When considering the usage of literature in the foreign language teaching, Lazar supports its inclusion for many reasons. One of them is the above mentioned “powerful function in raising moral and ethical concerns.” The tasks designed for exploring these concerns connect the students „with the struggle for a better society” (1993, 3). To conclude, this chapter showed some of the peculiarities of the fairy tales and the reasons why they are important for the child’s development as a reader but as a learner of English as well once the fairy tales are selected as a classroom teaching material.
1.4. A benefit of fairy tales for children’s social development.
The questions „Why is it important to foster children’s love towards literature in general?” and „What is the profound impact fairy tales have on children’s social development?” will be discussed further in this chapter. Moreover, the topic “Literature in Foreign Language Classroom” will be mentioned briefly. Meek in her book How Texts Teach What Readers Read says about the young readers following: They have innocent eyes, language in the making, fewer presuppositions about the predictable and less experience of established conventions of narrative. They can be counted on as allies by virtue of their curiosity and a huge desire to learn how the world works (1988, 14). Regarding the quotation above, children have to be provided with the suitable literature that would support them in their further development. According to Frey´s opinion, fairy tales „entirely correspond with a child’s mental scope of knowledge» and depict the real world to a child the way he understands (1929, 83). Children show their interest in fairy tales very soon, it is even before they can read. It is natural and important as well because as Frey in his book Psychologie?tená?e claims children have to go through the stage of reading the fairy tales in order to become “a mature reader with the well-balanced interests” (1929, 82). When trying to find a satisfactory answer to the first question asked in the introduction of this chapter, Frey´s suggestion could be considered: “The book contributes to expand the young reader’s vocabulary, to improve his ability to express and talk about his opinion … “to learn foreign words and recognize the beauty of a written and spoken word. By the intensive reading, he easily acquires the spelling of the words he has come across in a book several times” (1929, 126).
However, it is not only the development of children’s language knowledge the literature supports. From ?ernoušek point of view, some of the fairy tales support “the development and acquisition of memory functions”. There are certain things which are necessary to remember otherwise there is a threat of doom, for example, the hero is trapped in a rock because he forgot the magical spell.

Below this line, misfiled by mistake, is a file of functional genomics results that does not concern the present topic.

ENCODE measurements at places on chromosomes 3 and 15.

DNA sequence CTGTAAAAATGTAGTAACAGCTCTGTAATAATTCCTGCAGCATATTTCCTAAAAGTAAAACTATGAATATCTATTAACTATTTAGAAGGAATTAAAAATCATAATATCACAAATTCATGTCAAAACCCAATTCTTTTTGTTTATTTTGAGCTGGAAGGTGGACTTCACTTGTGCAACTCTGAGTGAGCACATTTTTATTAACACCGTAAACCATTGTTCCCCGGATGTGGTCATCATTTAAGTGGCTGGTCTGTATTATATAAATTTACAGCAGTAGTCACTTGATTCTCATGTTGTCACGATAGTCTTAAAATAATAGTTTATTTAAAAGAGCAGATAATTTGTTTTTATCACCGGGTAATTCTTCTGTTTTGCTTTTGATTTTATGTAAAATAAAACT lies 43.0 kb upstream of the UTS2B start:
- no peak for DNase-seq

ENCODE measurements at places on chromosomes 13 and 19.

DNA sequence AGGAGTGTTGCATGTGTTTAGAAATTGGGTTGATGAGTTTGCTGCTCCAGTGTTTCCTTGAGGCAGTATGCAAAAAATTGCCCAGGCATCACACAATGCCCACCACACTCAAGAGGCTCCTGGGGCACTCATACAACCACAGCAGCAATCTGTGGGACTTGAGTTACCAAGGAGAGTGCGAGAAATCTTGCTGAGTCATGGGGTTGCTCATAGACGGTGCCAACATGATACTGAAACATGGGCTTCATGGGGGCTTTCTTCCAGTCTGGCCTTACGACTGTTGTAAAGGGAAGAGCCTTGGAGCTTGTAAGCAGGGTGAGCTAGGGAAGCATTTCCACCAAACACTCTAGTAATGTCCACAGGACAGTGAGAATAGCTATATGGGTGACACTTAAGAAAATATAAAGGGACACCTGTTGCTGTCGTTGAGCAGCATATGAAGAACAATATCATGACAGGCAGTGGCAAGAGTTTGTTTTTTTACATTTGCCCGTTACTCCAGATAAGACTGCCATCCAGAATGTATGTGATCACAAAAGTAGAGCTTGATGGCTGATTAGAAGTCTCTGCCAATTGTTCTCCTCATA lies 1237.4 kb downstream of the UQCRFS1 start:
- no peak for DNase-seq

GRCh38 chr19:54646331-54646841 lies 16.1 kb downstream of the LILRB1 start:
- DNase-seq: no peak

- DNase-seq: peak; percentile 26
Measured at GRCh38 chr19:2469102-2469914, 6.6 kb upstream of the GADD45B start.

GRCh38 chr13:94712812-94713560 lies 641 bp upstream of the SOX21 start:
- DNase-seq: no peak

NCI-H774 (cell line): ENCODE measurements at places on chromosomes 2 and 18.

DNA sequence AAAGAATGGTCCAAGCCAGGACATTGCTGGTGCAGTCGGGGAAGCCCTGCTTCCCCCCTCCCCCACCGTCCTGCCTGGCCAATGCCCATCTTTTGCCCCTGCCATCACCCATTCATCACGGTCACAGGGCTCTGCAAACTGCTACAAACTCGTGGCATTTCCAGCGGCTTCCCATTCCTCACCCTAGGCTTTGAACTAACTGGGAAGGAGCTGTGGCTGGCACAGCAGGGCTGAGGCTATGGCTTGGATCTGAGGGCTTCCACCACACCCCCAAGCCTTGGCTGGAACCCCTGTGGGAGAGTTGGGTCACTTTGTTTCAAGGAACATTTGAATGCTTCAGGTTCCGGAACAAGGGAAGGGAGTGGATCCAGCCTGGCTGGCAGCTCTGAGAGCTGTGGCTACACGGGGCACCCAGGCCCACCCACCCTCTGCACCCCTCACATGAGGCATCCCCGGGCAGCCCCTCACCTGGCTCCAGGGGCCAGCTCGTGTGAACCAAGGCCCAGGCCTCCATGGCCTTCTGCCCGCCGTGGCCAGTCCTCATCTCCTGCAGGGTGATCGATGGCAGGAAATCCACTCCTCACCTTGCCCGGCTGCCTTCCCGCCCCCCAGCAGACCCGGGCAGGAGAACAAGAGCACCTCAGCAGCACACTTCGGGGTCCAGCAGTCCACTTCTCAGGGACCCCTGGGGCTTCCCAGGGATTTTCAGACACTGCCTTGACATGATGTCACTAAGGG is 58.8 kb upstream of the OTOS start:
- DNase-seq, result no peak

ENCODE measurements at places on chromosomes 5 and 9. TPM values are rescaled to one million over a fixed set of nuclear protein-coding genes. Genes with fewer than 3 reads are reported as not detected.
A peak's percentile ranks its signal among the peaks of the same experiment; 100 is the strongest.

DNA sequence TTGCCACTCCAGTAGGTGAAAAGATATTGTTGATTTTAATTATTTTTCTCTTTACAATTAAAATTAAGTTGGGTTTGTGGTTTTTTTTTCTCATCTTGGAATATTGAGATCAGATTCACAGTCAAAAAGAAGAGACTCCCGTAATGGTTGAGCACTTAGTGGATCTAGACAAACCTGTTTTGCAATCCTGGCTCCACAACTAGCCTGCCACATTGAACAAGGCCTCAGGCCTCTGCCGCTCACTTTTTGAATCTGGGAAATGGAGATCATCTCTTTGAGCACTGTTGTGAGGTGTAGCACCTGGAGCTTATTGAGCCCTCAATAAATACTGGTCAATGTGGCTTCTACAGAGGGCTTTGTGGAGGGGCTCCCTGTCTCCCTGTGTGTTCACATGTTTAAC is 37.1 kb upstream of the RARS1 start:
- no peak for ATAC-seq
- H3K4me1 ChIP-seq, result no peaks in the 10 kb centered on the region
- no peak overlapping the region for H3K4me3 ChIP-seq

Another benefit of the fairy tales that should be mentioned is that they foster a reader’s whole-life attitude towards problem-solving situations by showing the illustrating examples. „There are various types of complications appearing in fairy tales and the ways how they are solved can stimulate or on the contrary, hold up the child’s creative thinking”(?ernoušek 1990, 164). When going through Higgins’s book Beyond Words it could be read there that fairy tales touch on and demand upon the reader more than only passive reading and obtaining the information. Let us have a closer look at what the author says: They (fairy tales) will ask him to do more than read. They will ask him to grow angry and to be sad, to laugh and to cry, to remember and to project, to feel the softness and sometimes the harshness of the elements, to judge and to show compassion, to imagine and to wonder (1971, 1). ?ernoušek supports the above and adds that if there is something that would catch children’s attention, it must be not only new and unexpected but also distracting and emotional. The fairy tales provide children with”…entertainment and thrill but on the other hand they awake and encourage their curiosity and imagination”. Furthermore, besides contributing to the development of children’s intelligence and cognitive skills, fairy tales also affect positively their emotional awareness since they „bring certain order that calms down emotional storms, tension, anxieties or fear” (1990, 15).
According to Frey´s opinion, another benefit the fairy tales bring for the reader is that through the author’s depiction of the mental states of the characters, the reader learns to understand the fates of other people and feel “the compassion and social sentiment.” The young reader loses his prejudice and starts to be more open towards the human sufferings and poverty he would be blind otherwise (1929, 127). Moreover, fairy tales convey “the information about social values, traditions and basic human interactions, information of the ethical origin and information about a moral dimension of the human life” (?ernoušek 1990, 15). Based on the quotation, fairy tales represent a kind of educational source which assists children to understand the fundamental human issues and establish the right values in his life. It is worth mentioning that another positive influence of the books is that it encourages the child in his own literal production. “The child gets so excited about a book that he wants to become a writer and tries to write and create something himself” (Frey 1929, 13). Wendy Scott and LisbethYtreberg say that when the young children write something on their own it is very rewarding for them and explain further: “Writing is valuable in itself. There is a special feeling about seeing your work in print and enormous satisfaction in having written something which you want to say” (1990, 69).

Summary on Chapter I
*The fairy tales can be one of the suitable classroom materials how to influence positively the students´ attitude towards the literature of the target language. According to Collie and Slater´s opinion, young learners however, “may not as yet have developed a wish to read literature in the target language (English) on their own initiative”.